A Melbourne based writer who is a travel junkie, dedicated foodie and emerging photographer.
The cabaret of broken dreams
The Broken Mill is playing at Chapel off Chapel as part of the Melbourne Cabaret Festival. Like many recent productions in Melbourne, the show has been impacted by changing restrictions on audience numbers resulting from COVID. However, that didn't deter a keen audience from seeing last night's show. And I very much doubt any member of the audience would have been disappointed. The Broken Mill is an absolute cracker of a show.
The Broken Mill, currently playing at Chapel off Chapel. Image from the Picked Last For Sport Facebook page.
Drawing from Moulin Rouge for inspiration, this new show, created by production company Picked Last for Sport, and presented by a talented ensemble of La Trobe University Alumni, deserves much praise.
The full ensemble on stage. From left, Mr Pitiful (Ryan Smith), Birdie (Emily Teague-Hall), Jeanie (Cat Sanzaro), Mama (Sarah Wall), Marcus (Cole McKenna) and Mary (Jake Matricardi).
The setting for the show is a cabaret theatre, presided over by Mama. Mama cares for her troupe as though they are her own children. There are Marcus and Mary, who perform an act as co-joined twins, clown Mr Pitiful, singer/dancer Birdie, and singer/fortune teller Jeanie.
Marcus and Mary (Cole McKenna and Jake Matricardi), foreground
Mr Pitiful (Ryan Smith) with Birdie (Emily Deague-Hall)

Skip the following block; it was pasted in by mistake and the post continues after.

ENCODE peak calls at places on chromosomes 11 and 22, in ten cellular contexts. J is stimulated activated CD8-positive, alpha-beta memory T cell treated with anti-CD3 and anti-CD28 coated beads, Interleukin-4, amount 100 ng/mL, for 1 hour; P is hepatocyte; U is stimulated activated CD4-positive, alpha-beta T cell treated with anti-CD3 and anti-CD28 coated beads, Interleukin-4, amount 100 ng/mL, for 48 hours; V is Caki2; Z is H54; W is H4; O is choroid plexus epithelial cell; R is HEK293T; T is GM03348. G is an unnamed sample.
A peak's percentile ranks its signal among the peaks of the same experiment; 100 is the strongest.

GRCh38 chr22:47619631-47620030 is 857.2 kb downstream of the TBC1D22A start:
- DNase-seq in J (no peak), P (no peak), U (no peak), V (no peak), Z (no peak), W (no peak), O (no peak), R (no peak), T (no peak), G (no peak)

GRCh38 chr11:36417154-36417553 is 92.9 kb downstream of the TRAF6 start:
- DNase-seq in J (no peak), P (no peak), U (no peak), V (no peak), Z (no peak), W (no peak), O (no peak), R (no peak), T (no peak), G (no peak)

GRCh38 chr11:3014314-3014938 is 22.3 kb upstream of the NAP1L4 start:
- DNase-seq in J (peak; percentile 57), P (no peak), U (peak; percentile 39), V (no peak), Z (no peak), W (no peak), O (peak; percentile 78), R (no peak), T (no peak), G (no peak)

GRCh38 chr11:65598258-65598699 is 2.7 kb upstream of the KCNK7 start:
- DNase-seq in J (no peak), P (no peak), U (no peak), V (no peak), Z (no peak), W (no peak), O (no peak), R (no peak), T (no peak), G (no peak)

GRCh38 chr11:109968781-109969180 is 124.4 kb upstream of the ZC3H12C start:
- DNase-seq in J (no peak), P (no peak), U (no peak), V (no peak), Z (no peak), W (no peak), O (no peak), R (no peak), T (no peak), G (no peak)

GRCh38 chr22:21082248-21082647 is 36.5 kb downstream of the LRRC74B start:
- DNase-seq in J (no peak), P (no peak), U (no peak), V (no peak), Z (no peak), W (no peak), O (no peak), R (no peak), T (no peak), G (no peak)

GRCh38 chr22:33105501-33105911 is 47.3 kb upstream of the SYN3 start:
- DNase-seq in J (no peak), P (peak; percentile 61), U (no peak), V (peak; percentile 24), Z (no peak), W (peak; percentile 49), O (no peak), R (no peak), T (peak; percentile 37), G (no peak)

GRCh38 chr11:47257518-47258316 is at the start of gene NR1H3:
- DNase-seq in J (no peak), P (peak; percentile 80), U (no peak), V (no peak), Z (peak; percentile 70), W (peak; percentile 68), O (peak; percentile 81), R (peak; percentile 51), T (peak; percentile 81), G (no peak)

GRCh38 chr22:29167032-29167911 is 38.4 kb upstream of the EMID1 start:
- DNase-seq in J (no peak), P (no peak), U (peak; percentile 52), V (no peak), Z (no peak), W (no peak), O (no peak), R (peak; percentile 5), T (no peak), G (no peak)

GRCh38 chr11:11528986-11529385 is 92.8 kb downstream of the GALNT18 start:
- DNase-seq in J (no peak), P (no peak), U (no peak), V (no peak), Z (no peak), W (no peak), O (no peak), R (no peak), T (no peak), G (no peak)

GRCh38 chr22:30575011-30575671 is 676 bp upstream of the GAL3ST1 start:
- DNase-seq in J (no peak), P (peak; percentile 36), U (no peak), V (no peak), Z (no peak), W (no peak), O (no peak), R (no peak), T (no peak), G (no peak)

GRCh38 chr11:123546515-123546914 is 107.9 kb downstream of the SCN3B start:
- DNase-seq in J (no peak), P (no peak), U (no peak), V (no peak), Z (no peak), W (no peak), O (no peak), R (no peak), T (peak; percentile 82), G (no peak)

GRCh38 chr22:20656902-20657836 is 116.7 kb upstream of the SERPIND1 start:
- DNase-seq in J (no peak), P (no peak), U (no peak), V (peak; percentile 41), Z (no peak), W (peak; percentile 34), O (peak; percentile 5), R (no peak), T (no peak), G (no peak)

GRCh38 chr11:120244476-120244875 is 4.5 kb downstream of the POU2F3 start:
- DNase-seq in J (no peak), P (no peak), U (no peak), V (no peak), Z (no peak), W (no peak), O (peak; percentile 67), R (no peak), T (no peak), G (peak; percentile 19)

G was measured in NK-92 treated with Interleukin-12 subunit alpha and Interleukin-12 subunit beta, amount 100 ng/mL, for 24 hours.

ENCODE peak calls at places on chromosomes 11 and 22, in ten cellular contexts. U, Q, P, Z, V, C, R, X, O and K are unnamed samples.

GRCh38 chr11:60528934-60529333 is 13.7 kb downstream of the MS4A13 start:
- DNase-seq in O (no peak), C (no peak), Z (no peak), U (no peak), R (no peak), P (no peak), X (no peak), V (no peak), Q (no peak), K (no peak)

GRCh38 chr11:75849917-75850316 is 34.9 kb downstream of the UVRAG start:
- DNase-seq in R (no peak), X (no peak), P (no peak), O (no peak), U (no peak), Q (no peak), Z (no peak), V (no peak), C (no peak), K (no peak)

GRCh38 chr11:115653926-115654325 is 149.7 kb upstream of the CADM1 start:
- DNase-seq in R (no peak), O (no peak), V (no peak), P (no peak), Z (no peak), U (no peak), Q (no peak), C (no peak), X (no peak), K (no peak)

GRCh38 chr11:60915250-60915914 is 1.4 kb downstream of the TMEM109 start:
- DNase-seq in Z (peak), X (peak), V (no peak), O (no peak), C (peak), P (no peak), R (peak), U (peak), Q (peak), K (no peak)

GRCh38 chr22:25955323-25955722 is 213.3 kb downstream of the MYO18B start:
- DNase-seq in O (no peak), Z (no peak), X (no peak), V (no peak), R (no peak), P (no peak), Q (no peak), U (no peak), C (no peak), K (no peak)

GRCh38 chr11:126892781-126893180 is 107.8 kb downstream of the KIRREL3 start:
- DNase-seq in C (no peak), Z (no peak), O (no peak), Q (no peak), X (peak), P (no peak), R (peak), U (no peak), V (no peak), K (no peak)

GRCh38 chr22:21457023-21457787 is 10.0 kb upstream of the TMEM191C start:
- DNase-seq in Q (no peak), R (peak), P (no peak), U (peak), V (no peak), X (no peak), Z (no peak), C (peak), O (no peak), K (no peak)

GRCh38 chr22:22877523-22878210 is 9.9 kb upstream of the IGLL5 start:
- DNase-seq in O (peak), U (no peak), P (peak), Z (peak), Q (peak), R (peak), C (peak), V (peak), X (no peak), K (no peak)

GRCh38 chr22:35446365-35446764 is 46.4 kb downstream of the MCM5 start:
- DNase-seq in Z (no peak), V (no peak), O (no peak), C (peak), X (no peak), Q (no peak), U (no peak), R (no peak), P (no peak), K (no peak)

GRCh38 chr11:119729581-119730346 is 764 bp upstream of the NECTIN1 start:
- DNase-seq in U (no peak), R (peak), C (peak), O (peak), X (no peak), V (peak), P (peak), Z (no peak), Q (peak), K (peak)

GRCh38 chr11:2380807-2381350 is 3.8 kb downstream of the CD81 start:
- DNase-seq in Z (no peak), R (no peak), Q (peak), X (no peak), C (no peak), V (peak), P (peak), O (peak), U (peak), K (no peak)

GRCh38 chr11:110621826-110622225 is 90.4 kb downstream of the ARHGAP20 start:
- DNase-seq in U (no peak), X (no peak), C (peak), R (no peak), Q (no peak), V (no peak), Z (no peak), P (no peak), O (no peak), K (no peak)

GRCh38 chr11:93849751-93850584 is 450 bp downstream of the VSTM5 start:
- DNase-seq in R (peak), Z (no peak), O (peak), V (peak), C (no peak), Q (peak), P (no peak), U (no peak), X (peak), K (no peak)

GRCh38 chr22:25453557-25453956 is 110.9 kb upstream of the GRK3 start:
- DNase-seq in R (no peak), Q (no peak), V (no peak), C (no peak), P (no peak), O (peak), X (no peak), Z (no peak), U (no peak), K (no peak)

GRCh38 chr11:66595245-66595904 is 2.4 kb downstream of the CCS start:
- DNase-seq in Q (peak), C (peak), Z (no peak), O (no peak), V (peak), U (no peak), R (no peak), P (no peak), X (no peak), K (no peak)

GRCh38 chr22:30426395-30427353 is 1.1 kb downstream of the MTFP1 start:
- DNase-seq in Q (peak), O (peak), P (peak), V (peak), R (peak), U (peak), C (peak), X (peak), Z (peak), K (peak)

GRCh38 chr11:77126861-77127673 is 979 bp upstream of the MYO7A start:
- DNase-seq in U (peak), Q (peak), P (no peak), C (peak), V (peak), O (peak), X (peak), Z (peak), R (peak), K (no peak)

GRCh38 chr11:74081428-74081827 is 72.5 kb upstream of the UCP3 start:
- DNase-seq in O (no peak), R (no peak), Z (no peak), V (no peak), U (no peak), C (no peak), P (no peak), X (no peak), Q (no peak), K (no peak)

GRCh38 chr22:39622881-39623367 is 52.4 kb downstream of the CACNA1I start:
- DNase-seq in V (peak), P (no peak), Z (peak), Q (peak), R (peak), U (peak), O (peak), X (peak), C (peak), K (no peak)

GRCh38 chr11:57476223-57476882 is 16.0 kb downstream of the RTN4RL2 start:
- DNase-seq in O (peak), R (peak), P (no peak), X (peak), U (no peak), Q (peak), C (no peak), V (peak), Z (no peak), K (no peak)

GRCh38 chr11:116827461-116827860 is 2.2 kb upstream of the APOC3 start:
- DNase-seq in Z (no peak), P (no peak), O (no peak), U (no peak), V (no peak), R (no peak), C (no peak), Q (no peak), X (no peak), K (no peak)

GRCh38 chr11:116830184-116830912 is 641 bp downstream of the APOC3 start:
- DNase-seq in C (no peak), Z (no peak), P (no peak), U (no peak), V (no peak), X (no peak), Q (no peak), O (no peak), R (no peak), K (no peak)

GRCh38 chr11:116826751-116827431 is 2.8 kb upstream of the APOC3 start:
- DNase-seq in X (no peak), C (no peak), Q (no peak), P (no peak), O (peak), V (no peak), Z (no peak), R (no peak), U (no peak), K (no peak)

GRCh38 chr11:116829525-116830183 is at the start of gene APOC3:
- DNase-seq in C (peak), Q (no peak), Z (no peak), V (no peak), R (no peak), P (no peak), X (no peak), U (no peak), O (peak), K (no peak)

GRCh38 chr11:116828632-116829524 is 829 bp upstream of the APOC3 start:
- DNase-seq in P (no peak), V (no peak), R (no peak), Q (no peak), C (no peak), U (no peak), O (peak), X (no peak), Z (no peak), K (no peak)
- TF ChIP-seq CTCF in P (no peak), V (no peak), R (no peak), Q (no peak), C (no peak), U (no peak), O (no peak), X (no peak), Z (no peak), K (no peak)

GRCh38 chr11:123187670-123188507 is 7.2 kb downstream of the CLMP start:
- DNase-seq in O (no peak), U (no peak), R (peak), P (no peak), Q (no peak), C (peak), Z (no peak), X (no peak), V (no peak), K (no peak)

While Mama seems to initially infer she has the best interests of her troupe at heart, it slowly emerges that is far from the case. She will do anything to make sure the show goes on, including plying her charges with generous amounts of 'the green fairy' - absinthe - which reputedly had a hallucinogenic quality. The troupe is effectively held prisoner in the mill, drugged to the point of acceptance of their lot in life. Whenever the lights go up, they know they need to be there, ready to perform the next show.
Slowly, however, the cracks start to appear, with two performers expressing their displeasure, and plotting to 'escape'. Meanwhile, Jeanie is having increasingly strong visions of smoke and fire, and worries about their future. In a vision, Mama's past is revealed to Jeanie. Mama needs to act quickly to ensure her own safety.
Jeanie (Cat Sanzaro), Marcus (Cole McKenna) and Mama (Sarah Wall) (at rear)
While this show ran for one hour, I walked out of the theatre feeling like I'd just been through the roller coaster ride of a full-length musical production. It has a strong plot, and is action-packed with pathos and drama. While Moulin Rouge is credited as an influence, I would suggest there's an overlay of Cabaret, perhaps even a dash of Les Miserables in terms of the elements of repression and uprising.
There's great character development during the show, and relationships between characters that also gently build along the way. It's clever and mature scripting.
It takes a strong cast and musical backing to successfully pull it off - and that's exactly what I observed in this production.
The strong musical element to this show is another feature. There are no fewer than 12 original songs, performed live on stage by four musicians who do an amazing job. Kudos to Sean Sully (keyboard), Isobel Caldwell (bass), Freya Long (guitar) and James Wingard (drums). Some of the songs had toe-tapping familiarity, even though it was the first time we'd heard them. Others were memorably haunting.
There were standout musical performances from Cat Sanzaro as Jeanie and Sarah Wall as Mama. Cat's singing was strong and consistent throughout, where the impact of Sarah's voice strengthened as the true nature of her character revealed itself through the show. Cat and Sarah's duet Dagger to the Heart was goosebump-inducing.
There is so much to commend this show that I unhesitatingly give it five stars. I can only hope it is staged again in the not too distant future, as it deserves to play to wider audiences.